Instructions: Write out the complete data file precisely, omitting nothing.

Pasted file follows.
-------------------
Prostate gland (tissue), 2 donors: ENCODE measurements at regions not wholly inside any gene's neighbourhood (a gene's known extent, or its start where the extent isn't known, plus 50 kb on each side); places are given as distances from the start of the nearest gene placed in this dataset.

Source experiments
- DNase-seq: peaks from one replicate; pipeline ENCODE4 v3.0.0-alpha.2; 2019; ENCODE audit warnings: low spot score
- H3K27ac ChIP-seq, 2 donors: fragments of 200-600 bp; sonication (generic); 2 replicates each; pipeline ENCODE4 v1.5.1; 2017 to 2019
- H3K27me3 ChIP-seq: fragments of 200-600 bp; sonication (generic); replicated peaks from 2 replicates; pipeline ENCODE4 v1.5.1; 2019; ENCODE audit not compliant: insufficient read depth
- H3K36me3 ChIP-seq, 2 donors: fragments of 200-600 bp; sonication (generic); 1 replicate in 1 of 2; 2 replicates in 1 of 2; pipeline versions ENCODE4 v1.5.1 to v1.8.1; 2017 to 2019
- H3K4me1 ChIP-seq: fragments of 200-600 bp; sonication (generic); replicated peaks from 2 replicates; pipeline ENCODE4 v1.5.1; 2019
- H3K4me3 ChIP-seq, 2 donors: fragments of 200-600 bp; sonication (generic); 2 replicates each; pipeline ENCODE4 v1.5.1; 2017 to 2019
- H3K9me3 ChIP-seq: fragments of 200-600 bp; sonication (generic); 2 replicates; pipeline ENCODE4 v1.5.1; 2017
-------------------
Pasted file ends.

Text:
Prostate gland (tissue), 2 donors: ENCODE measurements at regions not wholly inside any gene's neighbourhood (a gene's known extent, or its start where the extent isn't known, plus 50 kb on each side); places are given as distances from the start of the nearest gene placed in this dataset.

Source experiments
- DNase-seq: peaks from one replicate; pipeline ENCODE4 v3.0.0-alpha.2; 2019; ENCODE audit warnings: low spot score
- H3K27ac ChIP-seq, 2 donors: fragments of 200-600 bp; sonication (generic); 2 replicates each; pipeline ENCODE4 v1.5.1; 2017 to 2019
- H3K27me3 ChIP-seq: fragments of 200-600 bp; sonication (generic); replicated peaks from 2 replicates; pipeline ENCODE4 v1.5.1; 2019; ENCODE audit not compliant: insufficient read depth
- H3K36me3 ChIP-seq, 2 donors: fragments of 200-600 bp; sonication (generic); 1 replicate in 1 of 2; 2 replicates in 1 of 2; pipeline versions ENCODE4 v1.5.1 to v1.8.1; 2017 to 2019
- H3K4me1 ChIP-seq: fragments of 200-600 bp; sonication (generic); replicated peaks from 2 replicates; pipeline ENCODE4 v1.5.1; 2019
- H3K4me3 ChIP-seq, 2 donors: fragments of 200-600 bp; sonication (generic); 2 replicates each; pipeline ENCODE4 v1.5.1; 2017 to 2019
- H3K9me3 ChIP-seq: fragments of 200-600 bp; sonication (generic); 2 replicates; pipeline ENCODE4 v1.5.1; 2017